3 Things To Consider When Selecting a Tool Steel

Tool Steel

According to their distinct hardness, tool steels are used to make cutting tools including knives and drills, as well as to create dies that stamp and form sheet metal. Choosing the best tool steel grade will depend on many factors, including:

1. Grades and applications of tool steel

2. How does tool steel fail

3. The cost of tool steel

Grades and Applications of Tool Steel

Based on its composition, forging or rolling temperature range, and the type of hardening they experience, tool steels are available in a variety of grades. The general purpose grades of tool steel are O1, A2, and D2. These standard grade steels are considered “cold-working steels,” that can hold their cutting edge at temperatures up to about 400°C. They exhibit good hardness, abrasion resistance, and deformation resistance. 

O1 is an oil-hardening steel with high hardness and good machinability. This grade of tool steel is mainly used for items like cutting tools and drills, as well as knives and forks.

A2 is an air-hardening steel containing a medium amount of alloying material (chromium). It has good machinability along with a balance of wear resistance and toughness. A2 is the most commonly used variety of air-hardening steel and is often used for blanking and forming punches, trimming dies and injection mold dies.

D2 steel can be either oil-hardened or air-hardened, and contains a higher percentage of carbon and chromium than O1 and A2 steel. It has a high wear resistance, good toughness and low distortion after heat treating. The higher carbon and chromium levels in D2 steel make it a good choice for applications requiring a longer tool life. 

Other tool steel grades contain a higher percentage of different types of alloys, such as high speed steel M2, which can be selected for high-volume production. A variety of hot working steels can maintain a sharp cutting edge at much higher temperatures of up to 1000°C.

How Does Tool Steel Fail?

Before selecting a tool steel grade, it’s important to consider which type of tool failure is most likely for this application by examining failed tools. For example, some tooling fails due to abrasive wear, in which the material being cut wears down the tool surface, though this type of failure is slow to occur and can be anticipated. A tool that has become worn to failure needs a tool steel with greater wear resistance.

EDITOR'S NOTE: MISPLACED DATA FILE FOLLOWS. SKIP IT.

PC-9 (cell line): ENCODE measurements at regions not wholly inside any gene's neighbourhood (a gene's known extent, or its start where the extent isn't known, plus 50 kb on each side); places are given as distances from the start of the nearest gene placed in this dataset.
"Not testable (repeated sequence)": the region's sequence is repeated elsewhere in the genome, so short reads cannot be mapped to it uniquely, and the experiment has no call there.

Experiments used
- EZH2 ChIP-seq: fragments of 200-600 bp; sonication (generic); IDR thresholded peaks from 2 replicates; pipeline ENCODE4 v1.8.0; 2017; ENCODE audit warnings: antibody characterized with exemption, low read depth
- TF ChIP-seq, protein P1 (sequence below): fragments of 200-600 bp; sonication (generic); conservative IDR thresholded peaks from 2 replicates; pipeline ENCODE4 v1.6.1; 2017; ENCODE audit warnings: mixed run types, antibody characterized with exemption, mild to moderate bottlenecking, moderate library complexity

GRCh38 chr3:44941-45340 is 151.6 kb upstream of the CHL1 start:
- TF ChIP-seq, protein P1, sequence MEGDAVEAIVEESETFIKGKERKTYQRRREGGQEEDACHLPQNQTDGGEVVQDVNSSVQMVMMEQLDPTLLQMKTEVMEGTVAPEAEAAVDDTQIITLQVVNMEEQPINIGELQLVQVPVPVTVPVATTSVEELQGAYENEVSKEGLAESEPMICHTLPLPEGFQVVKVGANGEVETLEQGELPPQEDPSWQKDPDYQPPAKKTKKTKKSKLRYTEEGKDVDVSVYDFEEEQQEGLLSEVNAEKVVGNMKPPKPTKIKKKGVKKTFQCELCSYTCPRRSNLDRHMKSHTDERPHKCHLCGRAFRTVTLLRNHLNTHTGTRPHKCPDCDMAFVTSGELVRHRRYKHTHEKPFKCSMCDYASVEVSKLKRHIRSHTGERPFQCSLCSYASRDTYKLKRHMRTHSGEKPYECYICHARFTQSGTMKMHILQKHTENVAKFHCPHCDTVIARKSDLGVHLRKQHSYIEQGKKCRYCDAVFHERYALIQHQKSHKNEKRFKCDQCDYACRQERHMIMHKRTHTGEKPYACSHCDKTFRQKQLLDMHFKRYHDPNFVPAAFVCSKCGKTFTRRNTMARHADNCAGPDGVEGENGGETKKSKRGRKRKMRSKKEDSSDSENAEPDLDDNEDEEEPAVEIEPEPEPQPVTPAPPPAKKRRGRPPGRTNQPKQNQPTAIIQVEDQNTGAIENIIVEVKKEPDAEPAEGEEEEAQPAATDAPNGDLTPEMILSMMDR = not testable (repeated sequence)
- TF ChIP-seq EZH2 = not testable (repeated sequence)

Other types of failure are more catastrophic, such as cracking, chipping, or plastic deformation. For a tool that has broken or cracked, the toughness or impact resistance of the tool steel should be increased (note that impact resistance is reduced by notches, undercuts, and sharp radii, which are common in tools and dies). For a tool that has deformed under pressure, hardness should be increased. 

Keep in mind, however, that tool steel properties are not directly related to each other, so for instance, you may need to sacrifice toughness for higher wear resistance. This is why it’s so important to understand the properties of different tool steels, as well as other factors such as the geometry of the mould, the material being worked, and the manufacturing history of the tool itself.

The Cost Of Tool Steel

The last thing to consider when selecting a tool steel grade is cost. Cutting corners on the choice of material may not result in lower overall production cost if the tool proves to be inferior and fails prematurely. A balance must be found between good quality and good price.

Shanghai Histar Metal has been focusing on the sales of tool and mould steel since 2003. The products include: cold work tool steel, hot work tool steel, high speed steel, mould steel, stainless steel, planer knives, tool blanks.

Shanghai Histar Metal Co., Ltd

Post time: Jun-25-2021